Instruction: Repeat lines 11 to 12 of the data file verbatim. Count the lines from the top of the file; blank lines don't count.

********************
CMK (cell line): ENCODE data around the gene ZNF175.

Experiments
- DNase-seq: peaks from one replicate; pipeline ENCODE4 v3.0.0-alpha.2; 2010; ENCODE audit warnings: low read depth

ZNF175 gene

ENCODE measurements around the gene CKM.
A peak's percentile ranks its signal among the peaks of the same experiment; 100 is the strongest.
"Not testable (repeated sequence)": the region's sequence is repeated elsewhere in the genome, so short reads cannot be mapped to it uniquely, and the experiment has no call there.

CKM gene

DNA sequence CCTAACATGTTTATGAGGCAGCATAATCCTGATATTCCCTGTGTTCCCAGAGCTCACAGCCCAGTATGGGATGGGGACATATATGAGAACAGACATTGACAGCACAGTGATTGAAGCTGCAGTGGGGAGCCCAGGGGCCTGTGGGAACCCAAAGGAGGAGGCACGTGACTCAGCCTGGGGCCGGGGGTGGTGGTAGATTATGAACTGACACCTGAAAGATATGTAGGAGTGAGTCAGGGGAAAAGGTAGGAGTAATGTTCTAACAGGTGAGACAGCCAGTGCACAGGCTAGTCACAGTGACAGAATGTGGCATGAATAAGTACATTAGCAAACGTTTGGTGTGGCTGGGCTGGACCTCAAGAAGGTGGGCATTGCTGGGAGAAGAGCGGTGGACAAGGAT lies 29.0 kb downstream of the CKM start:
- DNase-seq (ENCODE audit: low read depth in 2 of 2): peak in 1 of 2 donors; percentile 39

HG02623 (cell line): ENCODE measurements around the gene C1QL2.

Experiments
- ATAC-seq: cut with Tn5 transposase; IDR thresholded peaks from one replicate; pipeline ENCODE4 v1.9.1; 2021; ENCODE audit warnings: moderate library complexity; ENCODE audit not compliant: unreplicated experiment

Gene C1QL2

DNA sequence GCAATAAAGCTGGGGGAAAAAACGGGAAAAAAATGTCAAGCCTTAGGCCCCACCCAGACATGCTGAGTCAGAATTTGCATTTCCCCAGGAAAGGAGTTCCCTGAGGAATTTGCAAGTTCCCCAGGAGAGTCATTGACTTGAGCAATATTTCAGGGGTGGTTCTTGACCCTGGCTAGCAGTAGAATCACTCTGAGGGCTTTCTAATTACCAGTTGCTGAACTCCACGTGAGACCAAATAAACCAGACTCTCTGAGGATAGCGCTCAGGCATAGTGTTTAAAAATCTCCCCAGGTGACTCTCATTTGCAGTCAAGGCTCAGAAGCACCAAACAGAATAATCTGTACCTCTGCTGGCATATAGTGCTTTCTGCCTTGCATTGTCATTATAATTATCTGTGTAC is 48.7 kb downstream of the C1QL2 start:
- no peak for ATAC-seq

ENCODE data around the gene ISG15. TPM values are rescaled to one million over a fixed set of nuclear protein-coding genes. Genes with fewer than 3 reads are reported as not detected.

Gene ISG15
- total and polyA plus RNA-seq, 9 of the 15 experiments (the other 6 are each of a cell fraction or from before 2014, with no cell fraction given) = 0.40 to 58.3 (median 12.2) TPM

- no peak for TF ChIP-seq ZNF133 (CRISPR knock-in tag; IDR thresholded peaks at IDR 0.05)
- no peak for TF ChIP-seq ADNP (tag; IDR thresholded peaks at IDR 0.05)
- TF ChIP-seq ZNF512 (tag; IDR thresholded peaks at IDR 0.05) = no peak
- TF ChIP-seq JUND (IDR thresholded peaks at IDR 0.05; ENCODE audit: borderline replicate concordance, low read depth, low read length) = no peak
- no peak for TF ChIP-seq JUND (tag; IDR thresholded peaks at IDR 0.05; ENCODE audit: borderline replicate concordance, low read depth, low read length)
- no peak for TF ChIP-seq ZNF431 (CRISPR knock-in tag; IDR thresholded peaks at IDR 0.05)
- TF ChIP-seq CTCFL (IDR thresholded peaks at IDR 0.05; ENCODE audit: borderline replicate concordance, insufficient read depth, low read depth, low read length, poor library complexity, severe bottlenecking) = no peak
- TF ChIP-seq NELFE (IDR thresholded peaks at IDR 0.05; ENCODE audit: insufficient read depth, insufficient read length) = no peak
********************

HG02623 (cell line): ENCODE measurements around the gene C1QL2.

Experiments